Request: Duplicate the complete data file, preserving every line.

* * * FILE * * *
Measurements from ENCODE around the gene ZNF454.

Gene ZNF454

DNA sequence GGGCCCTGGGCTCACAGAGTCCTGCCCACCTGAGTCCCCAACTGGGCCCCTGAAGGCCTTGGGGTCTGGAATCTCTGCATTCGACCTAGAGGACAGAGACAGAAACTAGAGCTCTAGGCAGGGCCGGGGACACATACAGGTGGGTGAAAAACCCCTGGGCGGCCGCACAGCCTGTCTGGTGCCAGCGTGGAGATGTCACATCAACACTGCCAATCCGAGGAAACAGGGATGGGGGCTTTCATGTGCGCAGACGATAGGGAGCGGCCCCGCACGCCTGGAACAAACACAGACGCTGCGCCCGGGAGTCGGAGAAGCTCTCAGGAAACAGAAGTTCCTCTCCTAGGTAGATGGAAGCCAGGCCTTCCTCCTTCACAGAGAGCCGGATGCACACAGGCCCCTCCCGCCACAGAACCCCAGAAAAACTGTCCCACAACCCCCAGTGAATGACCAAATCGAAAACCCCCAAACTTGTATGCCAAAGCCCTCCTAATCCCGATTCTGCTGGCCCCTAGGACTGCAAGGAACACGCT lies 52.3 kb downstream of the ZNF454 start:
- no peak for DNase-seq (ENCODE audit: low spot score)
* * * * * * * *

Measurements from ENCODE around the gene ZNF454.

Gene ZNF454

DNA sequence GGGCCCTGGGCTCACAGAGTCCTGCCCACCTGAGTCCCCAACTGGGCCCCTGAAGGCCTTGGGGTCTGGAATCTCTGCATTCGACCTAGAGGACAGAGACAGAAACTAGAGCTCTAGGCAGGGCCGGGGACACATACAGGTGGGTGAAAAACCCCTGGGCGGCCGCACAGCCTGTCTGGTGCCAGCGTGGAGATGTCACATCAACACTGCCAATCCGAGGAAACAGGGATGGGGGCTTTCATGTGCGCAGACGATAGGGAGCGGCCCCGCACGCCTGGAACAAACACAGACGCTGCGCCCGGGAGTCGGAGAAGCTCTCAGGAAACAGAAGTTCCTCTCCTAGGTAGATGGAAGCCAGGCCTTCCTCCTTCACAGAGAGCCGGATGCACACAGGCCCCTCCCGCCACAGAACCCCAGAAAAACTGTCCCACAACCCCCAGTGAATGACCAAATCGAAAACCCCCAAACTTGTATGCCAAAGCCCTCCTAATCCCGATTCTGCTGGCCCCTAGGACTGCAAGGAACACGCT lies 52.3 kb downstream of the ZNF454 start:
- no peak for DNase-seq (ENCODE audit: low spot score)